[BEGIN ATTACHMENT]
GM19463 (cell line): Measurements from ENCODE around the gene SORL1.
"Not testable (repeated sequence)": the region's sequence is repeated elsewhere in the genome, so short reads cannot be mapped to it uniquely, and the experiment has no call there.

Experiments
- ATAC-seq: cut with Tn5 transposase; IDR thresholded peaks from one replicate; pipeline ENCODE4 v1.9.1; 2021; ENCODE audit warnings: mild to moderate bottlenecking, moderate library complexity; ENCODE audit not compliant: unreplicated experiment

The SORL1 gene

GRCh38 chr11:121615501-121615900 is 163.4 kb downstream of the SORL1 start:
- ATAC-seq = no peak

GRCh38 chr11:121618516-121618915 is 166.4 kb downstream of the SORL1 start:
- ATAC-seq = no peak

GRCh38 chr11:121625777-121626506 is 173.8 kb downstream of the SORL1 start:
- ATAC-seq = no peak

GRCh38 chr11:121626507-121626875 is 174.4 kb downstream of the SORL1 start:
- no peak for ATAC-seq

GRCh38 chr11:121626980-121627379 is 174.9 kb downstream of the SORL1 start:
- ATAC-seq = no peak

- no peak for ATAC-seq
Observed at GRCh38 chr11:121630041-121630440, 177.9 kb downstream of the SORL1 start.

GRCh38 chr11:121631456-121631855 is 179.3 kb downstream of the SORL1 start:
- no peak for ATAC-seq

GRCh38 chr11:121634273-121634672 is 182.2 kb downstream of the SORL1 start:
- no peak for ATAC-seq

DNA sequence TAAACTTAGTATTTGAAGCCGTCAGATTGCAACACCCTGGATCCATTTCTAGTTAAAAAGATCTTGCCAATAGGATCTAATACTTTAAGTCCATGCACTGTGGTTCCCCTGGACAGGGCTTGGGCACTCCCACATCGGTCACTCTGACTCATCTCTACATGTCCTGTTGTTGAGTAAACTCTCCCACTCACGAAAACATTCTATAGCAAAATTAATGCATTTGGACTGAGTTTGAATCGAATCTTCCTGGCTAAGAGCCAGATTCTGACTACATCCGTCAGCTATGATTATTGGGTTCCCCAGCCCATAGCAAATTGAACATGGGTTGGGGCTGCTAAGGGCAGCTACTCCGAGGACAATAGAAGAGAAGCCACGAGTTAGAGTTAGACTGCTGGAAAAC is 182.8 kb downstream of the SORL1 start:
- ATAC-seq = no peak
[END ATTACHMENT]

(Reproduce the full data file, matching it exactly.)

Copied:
GM19463 (cell line): Measurements from ENCODE around the gene SORL1.
"Not testable (repeated sequence)": the region's sequence is repeated elsewhere in the genome, so short reads cannot be mapped to it uniquely, and the experiment has no call there.

Experiments
- ATAC-seq: cut with Tn5 transposase; IDR thresholded peaks from one replicate; pipeline ENCODE4 v1.9.1; 2021; ENCODE audit warnings: mild to moderate bottlenecking, moderate library complexity; ENCODE audit not compliant: unreplicated experiment

The SORL1 gene

GRCh38 chr11:121615501-121615900 is 163.4 kb downstream of the SORL1 start:
- ATAC-seq = no peak

GRCh38 chr11:121618516-121618915 is 166.4 kb downstream of the SORL1 start:
- ATAC-seq = no peak

GRCh38 chr11:121625777-121626506 is 173.8 kb downstream of the SORL1 start:
- ATAC-seq = no peak

GRCh38 chr11:121626507-121626875 is 174.4 kb downstream of the SORL1 start:
- no peak for ATAC-seq

GRCh38 chr11:121626980-121627379 is 174.9 kb downstream of the SORL1 start:
- ATAC-seq = no peak

- no peak for ATAC-seq
Observed at GRCh38 chr11:121630041-121630440, 177.9 kb downstream of the SORL1 start.

GRCh38 chr11:121631456-121631855 is 179.3 kb downstream of the SORL1 start:
- no peak for ATAC-seq

GRCh38 chr11:121634273-121634672 is 182.2 kb downstream of the SORL1 start:
- no peak for ATAC-seq

DNA sequence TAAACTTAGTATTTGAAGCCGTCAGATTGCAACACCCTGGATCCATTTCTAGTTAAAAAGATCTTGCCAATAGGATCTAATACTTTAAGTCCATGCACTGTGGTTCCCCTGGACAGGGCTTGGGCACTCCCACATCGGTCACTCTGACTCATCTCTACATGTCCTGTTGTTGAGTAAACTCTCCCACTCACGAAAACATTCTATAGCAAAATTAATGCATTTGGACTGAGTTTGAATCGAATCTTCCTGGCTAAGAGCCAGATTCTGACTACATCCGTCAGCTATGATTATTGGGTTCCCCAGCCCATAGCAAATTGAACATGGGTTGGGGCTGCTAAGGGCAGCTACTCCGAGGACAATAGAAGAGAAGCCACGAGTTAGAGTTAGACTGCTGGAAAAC is 182.8 kb downstream of the SORL1 start:
- ATAC-seq = no peak